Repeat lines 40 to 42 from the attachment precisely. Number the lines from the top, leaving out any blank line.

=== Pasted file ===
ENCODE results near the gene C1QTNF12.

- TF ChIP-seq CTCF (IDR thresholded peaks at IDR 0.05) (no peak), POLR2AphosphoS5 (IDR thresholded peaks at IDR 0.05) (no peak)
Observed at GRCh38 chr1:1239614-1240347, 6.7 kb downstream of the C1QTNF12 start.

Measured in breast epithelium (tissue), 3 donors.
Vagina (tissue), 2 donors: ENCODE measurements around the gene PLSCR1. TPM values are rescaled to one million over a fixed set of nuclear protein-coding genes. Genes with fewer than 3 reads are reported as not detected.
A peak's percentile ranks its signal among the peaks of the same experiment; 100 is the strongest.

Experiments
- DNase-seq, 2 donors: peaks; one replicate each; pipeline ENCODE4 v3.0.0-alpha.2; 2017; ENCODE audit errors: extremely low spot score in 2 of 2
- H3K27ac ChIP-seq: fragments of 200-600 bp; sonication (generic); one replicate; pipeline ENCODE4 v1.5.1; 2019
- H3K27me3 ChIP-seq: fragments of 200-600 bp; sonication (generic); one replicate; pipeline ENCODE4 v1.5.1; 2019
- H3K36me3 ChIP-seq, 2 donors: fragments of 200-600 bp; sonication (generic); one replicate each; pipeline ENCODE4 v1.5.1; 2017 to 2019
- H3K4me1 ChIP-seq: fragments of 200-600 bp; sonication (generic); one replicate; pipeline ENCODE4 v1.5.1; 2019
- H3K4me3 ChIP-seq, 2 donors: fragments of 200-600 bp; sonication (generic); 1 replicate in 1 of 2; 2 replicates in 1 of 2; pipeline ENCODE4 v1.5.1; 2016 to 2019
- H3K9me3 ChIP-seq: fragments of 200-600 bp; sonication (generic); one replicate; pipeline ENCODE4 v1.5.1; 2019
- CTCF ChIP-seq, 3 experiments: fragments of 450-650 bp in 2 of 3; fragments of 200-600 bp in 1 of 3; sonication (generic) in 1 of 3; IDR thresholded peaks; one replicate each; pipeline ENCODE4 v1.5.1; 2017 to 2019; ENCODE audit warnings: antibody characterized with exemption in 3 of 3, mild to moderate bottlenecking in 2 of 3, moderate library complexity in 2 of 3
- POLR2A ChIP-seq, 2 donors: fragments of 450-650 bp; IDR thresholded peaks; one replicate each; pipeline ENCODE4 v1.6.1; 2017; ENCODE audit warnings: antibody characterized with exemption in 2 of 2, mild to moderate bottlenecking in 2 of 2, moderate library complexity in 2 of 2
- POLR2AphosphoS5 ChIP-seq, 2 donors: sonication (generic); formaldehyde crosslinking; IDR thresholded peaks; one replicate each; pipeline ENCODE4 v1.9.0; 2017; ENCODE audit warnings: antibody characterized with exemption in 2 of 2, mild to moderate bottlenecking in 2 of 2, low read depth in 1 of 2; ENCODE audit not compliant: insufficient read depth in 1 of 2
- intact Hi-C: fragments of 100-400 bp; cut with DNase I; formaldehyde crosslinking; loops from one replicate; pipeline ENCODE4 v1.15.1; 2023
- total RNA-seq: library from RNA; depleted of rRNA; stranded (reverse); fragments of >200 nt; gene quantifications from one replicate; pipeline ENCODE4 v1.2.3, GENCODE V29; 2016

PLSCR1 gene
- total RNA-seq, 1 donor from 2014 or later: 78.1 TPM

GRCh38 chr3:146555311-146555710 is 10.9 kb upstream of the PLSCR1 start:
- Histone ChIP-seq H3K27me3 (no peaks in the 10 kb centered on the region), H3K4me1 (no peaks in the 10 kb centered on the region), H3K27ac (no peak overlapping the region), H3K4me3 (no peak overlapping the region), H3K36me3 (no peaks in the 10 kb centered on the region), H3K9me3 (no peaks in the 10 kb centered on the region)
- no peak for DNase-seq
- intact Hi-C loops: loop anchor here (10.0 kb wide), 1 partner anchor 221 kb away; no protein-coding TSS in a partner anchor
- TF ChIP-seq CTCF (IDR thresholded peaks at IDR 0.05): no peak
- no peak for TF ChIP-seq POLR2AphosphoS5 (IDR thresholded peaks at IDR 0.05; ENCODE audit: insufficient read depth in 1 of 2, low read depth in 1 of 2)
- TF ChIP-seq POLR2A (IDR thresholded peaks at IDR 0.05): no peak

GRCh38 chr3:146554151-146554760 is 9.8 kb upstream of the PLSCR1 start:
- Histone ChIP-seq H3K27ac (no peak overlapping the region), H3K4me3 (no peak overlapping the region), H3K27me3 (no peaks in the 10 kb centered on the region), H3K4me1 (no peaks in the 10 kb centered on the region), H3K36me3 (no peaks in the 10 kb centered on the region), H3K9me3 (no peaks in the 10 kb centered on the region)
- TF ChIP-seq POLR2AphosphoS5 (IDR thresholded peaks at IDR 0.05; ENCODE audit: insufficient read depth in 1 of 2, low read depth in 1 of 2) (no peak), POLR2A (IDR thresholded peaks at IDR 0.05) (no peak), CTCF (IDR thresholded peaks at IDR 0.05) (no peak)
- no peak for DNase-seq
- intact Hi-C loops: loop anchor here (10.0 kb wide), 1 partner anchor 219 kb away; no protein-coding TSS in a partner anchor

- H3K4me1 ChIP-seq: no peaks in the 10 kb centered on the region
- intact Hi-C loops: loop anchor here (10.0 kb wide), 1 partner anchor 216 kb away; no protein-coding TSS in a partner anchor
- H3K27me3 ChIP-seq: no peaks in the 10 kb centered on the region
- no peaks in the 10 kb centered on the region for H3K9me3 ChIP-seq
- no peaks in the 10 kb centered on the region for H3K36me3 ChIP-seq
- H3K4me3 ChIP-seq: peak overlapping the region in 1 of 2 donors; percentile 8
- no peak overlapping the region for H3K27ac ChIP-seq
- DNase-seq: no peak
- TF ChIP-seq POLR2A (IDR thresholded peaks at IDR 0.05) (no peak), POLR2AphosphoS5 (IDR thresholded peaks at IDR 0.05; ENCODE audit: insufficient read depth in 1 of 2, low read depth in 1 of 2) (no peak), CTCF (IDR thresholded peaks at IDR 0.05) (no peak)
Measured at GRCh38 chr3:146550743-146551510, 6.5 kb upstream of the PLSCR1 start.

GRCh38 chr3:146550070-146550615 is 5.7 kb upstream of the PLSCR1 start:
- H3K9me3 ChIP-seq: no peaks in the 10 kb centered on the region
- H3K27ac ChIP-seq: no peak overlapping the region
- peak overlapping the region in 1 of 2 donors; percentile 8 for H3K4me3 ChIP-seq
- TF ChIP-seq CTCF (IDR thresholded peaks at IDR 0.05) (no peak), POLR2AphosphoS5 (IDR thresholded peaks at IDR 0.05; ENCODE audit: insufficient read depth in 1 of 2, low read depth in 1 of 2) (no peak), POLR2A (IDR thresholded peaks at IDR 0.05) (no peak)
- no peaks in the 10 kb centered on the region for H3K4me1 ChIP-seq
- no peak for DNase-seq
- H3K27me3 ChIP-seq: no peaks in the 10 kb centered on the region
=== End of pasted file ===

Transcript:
- no peak overlapping the region for H3K27ac ChIP-seq
- DNase-seq: no peak
- TF ChIP-seq POLR2A (IDR thresholded peaks at IDR 0.05) (no peak), POLR2AphosphoS5 (IDR thresholded peaks at IDR 0.05; ENCODE audit: insufficient read depth in 1 of 2, low read depth in 1 of 2) (no peak), CTCF (IDR thresholded peaks at IDR 0.05) (no peak)